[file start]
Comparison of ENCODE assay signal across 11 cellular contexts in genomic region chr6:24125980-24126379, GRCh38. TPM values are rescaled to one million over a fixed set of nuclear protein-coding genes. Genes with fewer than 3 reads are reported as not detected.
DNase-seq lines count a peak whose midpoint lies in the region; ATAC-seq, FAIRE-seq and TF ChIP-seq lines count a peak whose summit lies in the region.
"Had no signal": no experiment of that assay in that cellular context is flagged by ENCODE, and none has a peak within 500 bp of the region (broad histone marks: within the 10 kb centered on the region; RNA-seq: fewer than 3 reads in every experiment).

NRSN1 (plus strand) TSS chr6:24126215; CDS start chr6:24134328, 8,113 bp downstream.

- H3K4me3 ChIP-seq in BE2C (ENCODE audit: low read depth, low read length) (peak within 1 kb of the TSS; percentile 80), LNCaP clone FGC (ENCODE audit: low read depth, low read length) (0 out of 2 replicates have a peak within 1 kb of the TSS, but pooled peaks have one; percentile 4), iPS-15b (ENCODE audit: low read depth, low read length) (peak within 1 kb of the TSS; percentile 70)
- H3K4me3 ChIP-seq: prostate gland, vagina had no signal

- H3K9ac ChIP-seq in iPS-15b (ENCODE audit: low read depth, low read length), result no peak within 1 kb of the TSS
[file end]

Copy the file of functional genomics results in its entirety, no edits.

Comparison of ENCODE assay signal across 11 cellular contexts in genomic region chr6:24125980-24126379, GRCh38. TPM values are rescaled to one million over a fixed set of nuclear protein-coding genes. Genes with fewer than 3 reads are reported as not detected.
DNase-seq lines count a peak whose midpoint lies in the region; ATAC-seq, FAIRE-seq and TF ChIP-seq lines count a peak whose summit lies in the region.
"Had no signal": no experiment of that assay in that cellular context is flagged by ENCODE, and none has a peak within 500 bp of the region (broad histone marks: within the 10 kb centered on the region; RNA-seq: fewer than 3 reads in every experiment).

NRSN1 (plus strand) TSS chr6:24126215; CDS start chr6:24134328, 8,113 bp downstream.

- H3K4me3 ChIP-seq in BE2C (ENCODE audit: low read depth, low read length) (peak within 1 kb of the TSS; percentile 80), LNCaP clone FGC (ENCODE audit: low read depth, low read length) (0 out of 2 replicates have a peak within 1 kb of the TSS, but pooled peaks have one; percentile 4), iPS-15b (ENCODE audit: low read depth, low read length) (peak within 1 kb of the TSS; percentile 70)
- H3K4me3 ChIP-seq: prostate gland, vagina had no signal

- H3K9ac ChIP-seq in iPS-15b (ENCODE audit: low read depth, low read length), result no peak within 1 kb of the TSS